Ten Nights in a Bar-Room and What I Saw There is a pro temperance account written in the late 19th century.
|Product dimensions:||6.00(w) x 9.00(h) x 0.30(d)|
About the Author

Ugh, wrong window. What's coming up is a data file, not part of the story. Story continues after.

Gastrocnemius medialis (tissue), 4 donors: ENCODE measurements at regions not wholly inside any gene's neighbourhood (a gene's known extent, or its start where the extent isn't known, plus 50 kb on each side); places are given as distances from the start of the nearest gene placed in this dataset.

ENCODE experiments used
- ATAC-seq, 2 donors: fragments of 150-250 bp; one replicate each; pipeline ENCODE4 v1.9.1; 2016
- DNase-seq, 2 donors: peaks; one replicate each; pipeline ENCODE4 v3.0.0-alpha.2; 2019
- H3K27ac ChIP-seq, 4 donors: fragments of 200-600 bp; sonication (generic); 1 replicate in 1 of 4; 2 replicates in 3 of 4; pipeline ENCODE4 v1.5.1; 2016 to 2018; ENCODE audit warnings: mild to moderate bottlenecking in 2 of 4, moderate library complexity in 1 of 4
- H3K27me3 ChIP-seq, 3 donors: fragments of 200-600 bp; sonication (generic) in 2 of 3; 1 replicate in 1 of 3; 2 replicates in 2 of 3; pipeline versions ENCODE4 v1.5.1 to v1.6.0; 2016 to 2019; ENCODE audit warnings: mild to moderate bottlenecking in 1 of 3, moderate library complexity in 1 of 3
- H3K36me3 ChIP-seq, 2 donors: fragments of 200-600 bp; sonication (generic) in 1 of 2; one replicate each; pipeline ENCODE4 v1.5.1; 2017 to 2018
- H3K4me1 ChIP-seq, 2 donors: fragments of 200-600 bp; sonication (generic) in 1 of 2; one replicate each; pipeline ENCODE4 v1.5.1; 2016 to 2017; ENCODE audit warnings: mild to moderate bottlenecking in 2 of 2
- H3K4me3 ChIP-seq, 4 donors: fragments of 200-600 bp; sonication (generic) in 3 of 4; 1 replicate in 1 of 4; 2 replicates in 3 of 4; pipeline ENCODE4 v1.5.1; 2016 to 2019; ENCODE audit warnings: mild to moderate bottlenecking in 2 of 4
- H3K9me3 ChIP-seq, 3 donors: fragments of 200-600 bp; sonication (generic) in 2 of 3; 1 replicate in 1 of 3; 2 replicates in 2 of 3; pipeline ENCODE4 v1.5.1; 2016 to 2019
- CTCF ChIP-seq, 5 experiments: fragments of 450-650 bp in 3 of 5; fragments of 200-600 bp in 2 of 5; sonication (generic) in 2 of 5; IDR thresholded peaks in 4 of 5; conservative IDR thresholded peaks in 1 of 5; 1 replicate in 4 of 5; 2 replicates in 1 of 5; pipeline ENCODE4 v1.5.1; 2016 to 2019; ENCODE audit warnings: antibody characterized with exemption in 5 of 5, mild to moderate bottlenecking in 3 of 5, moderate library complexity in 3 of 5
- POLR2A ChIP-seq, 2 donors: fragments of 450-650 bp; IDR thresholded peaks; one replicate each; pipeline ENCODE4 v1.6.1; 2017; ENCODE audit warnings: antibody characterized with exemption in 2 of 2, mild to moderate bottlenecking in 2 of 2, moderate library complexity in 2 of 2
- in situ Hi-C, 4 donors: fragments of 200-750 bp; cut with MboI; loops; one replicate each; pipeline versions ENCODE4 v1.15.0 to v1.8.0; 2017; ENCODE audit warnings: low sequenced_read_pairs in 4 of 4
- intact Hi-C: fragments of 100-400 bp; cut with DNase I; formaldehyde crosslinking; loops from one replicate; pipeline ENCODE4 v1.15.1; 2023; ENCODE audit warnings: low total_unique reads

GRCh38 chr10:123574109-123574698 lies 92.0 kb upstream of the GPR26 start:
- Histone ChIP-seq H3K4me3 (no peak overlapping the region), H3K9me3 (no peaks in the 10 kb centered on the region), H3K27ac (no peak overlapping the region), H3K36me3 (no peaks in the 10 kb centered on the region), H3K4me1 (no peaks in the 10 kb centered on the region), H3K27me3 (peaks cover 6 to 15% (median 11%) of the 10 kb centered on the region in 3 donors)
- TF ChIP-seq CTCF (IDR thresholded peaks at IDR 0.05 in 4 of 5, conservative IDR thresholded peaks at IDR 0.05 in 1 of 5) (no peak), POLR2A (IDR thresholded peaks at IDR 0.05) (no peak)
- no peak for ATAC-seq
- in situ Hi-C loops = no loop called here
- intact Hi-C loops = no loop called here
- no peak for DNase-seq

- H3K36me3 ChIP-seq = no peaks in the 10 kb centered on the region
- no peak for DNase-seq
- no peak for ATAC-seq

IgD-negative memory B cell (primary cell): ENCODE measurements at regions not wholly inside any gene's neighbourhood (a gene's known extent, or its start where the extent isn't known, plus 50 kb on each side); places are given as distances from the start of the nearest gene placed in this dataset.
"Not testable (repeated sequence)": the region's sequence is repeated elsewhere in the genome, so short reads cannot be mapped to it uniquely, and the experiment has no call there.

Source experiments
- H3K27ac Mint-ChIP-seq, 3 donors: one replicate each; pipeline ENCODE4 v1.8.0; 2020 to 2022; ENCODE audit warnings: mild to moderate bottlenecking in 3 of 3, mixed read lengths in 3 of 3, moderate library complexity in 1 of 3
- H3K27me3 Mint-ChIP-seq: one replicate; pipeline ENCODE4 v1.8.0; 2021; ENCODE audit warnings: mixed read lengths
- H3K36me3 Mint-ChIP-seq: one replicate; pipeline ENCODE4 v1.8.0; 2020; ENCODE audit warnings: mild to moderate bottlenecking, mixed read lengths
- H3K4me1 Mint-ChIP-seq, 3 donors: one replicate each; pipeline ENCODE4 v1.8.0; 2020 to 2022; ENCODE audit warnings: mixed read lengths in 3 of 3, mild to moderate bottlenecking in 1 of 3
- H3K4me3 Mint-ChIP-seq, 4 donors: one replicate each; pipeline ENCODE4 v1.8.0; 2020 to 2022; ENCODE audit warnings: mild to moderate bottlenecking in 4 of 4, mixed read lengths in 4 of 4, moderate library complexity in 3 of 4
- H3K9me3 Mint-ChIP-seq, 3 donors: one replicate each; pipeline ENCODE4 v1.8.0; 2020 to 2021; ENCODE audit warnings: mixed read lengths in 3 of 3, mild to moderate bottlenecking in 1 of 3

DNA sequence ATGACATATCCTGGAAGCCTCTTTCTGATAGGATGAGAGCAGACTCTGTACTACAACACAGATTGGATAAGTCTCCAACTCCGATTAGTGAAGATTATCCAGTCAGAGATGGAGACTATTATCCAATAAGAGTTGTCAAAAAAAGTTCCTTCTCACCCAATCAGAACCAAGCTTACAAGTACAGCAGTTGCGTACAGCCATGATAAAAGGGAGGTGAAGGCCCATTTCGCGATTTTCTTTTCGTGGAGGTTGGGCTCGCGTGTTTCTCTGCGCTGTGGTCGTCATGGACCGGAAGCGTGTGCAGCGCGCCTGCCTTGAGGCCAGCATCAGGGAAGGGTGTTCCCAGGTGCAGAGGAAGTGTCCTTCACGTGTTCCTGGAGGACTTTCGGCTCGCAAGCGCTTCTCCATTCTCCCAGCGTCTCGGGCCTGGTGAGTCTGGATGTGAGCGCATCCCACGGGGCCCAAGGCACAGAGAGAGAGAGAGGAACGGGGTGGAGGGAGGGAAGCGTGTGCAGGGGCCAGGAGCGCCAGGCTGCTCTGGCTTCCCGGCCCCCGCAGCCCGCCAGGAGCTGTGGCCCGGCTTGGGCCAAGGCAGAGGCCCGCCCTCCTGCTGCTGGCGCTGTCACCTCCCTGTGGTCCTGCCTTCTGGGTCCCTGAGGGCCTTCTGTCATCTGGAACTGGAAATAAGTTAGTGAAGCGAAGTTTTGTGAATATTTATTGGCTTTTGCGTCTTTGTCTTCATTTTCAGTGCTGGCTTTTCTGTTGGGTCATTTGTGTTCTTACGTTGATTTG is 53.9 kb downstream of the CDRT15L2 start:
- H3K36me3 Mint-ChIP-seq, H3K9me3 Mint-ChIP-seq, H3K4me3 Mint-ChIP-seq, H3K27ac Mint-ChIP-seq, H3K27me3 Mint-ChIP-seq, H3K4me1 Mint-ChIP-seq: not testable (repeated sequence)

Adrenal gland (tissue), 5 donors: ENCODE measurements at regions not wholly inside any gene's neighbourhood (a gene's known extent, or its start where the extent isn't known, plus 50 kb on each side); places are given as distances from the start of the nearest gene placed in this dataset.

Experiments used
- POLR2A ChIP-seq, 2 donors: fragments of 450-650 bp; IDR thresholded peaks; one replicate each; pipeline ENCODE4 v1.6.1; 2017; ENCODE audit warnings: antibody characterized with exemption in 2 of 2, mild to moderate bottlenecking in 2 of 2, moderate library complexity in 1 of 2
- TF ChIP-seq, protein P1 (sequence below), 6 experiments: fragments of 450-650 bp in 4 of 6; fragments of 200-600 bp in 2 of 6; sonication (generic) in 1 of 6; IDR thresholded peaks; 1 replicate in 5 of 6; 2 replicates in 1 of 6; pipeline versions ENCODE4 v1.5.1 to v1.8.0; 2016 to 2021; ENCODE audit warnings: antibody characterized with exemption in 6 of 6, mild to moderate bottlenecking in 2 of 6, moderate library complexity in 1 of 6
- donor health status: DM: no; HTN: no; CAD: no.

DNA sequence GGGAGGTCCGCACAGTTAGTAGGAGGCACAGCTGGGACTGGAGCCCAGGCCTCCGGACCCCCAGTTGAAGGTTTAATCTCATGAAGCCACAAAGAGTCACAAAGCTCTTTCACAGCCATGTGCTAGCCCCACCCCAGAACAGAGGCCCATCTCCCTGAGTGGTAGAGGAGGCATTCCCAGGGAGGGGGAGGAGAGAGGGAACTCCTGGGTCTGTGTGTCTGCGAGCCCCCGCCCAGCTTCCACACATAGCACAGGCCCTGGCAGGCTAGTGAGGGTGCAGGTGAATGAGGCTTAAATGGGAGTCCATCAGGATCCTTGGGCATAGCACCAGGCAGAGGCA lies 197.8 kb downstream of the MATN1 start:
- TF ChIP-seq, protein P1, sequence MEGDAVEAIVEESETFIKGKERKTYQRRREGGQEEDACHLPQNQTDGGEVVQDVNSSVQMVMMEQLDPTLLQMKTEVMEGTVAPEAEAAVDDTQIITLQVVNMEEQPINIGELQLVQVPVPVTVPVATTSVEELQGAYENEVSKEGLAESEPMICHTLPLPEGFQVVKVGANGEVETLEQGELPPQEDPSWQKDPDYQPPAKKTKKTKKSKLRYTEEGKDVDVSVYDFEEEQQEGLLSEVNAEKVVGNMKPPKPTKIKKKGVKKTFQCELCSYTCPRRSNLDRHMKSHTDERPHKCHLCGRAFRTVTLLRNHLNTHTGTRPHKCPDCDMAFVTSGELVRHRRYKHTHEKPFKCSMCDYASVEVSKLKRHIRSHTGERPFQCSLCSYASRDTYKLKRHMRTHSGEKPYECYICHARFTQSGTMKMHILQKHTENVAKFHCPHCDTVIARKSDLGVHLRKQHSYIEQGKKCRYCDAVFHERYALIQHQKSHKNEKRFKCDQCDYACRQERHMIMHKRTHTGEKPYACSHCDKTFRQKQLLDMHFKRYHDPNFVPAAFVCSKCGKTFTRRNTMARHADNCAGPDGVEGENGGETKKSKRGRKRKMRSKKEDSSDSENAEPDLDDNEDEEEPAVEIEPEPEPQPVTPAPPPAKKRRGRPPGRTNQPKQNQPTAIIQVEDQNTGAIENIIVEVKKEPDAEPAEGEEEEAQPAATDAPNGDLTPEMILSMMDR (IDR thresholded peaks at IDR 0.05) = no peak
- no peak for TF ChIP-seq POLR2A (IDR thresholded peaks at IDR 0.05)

Timothy Shay Arthur (1809 - 1885) was a popular 19th-century American author. He is most famous for his temperance novel Ten Nights in a Bar-Room and What I Saw There, which helped demonize alcohol in the eyes of the American public. He was also the author of dozens of stories for Godey's Lady's Book, the most popular American monthly magazine in the antebellum era, and he published and edited his own Arthur's Home Magazine, a periodical in the Godey's model, for many years. Arthur did much to articulate and disseminate the values, beliefs, and habits that defined respectable, decorous middle-class life in antebellum America. As a young man, Arthur devoted as much time as he could to reading and fledgling attempts to write. By 1830, he had begun to appear in local literary magazines. He also participated in an informal literary coterie called the Seven Stars (the name drawn from that of the tavern in which they met), whose members also included Edgar Allan Poe.The 1830s saw Arthur mount a number of efforts to become a professional author and publisher. 1854 was also the year Arthur published Ten Nights in a Bar-Room. The novel sold well, but insinuated itself in the public consciousness largely on the basis of a very popular stage version that appeared soon after the book. The play remained in continuous production well into the 20th century when at least two movie versions were made. Arthur attained great popularity while he lived, but was not well regarded by the era's literati. His old acquaintance Poe, for example, wrote in Graham's Magazine that Arthur was "uneducated and too fond of mere vulgarities to please a refined taste." Conscious of his own lack of brilliance, Arthur thought stories should impart beneficial life lessons by means of plainly written, realistically depicted scenes. Though often ruined by strident moralism and pious sentimentalism, Arthur's writing at its best-as in Ten Nights in a Bar-Room-can be both brisk and poignant. Arthur's ideas seem simplistic, even oppressive, today, but many readers in his time found him relevant, helpful, reassuring, and compelling.